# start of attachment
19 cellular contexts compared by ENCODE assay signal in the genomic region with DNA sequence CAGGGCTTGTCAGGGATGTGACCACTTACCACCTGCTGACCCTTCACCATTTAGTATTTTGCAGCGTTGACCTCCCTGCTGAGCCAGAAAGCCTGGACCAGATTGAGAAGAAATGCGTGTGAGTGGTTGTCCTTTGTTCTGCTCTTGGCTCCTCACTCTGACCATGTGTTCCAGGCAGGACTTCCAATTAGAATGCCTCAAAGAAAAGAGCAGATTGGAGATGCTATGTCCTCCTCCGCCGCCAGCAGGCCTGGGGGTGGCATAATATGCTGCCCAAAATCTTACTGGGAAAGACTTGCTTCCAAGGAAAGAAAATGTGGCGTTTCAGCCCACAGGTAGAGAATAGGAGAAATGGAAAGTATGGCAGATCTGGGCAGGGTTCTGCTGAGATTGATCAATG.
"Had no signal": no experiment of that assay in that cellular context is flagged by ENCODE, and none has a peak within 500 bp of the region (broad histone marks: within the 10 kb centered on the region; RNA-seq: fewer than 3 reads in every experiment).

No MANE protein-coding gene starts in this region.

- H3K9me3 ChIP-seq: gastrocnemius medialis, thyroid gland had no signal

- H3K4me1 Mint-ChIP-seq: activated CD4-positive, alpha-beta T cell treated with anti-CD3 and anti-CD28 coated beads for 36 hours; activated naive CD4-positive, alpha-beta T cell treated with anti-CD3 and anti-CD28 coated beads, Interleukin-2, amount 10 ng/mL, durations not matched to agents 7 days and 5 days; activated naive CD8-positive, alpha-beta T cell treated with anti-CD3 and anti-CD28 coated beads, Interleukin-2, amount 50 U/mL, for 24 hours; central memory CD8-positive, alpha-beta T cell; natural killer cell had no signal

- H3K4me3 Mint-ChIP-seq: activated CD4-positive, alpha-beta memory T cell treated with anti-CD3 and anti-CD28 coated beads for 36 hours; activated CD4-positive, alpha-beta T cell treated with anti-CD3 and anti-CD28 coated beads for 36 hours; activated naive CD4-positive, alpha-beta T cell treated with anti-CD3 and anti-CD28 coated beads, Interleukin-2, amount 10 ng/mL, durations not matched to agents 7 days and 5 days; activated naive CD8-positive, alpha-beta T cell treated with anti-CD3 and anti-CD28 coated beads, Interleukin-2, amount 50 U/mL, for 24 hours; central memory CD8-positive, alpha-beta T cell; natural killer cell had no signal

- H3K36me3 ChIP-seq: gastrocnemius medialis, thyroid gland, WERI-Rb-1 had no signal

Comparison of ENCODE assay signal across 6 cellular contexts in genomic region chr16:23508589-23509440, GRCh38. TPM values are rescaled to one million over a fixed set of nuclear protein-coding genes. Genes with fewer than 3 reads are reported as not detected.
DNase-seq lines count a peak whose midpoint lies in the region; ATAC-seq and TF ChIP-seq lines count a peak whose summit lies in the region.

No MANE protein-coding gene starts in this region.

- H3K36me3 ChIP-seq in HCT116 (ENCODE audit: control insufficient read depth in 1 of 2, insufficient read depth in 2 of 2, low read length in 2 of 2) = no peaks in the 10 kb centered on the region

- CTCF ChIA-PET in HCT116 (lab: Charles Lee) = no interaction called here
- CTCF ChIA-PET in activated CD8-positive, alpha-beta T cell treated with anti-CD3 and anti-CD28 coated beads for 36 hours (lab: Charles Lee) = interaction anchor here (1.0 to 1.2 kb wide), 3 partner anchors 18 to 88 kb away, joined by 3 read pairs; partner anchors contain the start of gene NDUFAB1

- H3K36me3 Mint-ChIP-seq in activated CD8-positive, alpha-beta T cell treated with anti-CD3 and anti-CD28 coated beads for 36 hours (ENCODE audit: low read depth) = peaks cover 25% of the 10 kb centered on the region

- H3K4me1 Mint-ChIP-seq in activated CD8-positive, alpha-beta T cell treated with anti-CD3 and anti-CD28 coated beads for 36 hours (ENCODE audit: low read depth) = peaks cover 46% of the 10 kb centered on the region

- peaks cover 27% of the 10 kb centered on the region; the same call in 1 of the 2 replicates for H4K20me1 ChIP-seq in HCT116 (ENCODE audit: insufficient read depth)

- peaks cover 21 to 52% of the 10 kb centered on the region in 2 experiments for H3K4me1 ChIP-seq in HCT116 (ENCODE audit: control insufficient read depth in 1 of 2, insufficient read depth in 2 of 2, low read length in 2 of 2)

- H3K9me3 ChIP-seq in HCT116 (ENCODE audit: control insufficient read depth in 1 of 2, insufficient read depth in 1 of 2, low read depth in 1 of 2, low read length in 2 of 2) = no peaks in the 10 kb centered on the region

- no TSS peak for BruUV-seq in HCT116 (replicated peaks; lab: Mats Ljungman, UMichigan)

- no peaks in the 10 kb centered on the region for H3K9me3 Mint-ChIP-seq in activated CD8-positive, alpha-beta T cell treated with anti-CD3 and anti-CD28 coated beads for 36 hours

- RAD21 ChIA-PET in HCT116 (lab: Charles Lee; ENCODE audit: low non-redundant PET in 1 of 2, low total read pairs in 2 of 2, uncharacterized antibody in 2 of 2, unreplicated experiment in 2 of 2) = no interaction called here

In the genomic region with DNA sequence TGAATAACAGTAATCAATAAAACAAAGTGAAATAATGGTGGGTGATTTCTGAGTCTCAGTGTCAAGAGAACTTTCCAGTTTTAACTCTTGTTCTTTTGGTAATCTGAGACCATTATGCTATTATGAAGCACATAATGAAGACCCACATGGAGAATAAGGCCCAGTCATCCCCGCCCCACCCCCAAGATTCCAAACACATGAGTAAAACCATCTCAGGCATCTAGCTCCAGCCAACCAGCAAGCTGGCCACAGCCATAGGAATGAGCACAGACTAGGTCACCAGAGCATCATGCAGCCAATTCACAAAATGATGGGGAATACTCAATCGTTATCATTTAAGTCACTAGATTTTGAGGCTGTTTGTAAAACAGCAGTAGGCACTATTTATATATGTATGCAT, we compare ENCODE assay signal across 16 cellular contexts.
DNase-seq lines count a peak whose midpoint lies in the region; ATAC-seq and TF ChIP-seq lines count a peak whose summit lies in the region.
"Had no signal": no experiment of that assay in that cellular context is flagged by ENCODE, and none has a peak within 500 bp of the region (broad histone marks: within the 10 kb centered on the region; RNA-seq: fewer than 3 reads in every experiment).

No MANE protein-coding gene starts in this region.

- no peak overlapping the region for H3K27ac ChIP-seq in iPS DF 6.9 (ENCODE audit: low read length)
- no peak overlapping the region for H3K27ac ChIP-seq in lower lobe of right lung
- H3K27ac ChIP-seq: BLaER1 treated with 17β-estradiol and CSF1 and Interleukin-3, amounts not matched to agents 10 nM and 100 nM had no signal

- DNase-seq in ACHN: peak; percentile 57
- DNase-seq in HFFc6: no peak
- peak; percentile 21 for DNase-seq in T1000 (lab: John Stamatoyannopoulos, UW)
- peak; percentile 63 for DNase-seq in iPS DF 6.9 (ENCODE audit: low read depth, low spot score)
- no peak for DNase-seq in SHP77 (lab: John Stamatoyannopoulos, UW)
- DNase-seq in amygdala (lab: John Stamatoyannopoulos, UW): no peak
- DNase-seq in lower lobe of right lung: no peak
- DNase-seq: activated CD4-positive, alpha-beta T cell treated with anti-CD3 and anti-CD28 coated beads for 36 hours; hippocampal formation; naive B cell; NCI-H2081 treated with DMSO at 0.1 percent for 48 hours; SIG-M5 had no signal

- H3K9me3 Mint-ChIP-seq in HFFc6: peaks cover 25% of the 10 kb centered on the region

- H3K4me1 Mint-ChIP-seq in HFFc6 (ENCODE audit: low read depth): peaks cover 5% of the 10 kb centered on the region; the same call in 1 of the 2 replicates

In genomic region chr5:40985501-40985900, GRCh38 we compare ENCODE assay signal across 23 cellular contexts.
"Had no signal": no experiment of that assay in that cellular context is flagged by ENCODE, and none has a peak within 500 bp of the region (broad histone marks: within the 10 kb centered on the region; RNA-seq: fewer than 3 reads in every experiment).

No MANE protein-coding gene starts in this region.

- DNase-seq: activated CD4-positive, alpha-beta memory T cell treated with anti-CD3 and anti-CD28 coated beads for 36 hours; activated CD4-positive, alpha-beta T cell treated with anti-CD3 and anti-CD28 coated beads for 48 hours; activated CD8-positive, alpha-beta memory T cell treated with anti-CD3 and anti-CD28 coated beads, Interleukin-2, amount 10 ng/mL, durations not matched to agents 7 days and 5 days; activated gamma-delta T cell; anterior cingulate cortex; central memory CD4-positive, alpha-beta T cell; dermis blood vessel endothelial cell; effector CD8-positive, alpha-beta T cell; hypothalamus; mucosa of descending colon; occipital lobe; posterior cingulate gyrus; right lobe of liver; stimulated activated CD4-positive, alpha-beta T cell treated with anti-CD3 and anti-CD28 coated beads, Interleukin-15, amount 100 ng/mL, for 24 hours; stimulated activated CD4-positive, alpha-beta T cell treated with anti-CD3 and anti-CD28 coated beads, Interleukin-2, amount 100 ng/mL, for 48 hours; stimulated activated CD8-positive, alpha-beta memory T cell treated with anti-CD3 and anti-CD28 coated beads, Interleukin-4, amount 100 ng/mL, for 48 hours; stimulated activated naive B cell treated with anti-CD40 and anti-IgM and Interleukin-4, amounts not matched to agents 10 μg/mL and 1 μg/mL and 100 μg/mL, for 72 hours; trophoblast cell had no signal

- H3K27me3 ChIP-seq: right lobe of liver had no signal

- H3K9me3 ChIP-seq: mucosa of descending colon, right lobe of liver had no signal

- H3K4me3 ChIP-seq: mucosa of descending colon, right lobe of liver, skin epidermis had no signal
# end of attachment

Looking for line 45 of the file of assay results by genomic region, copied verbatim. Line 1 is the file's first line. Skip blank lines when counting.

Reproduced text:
- H3K4me3 ChIP-seq: mucosa of descending colon, right lobe of liver, skin epidermis had no signal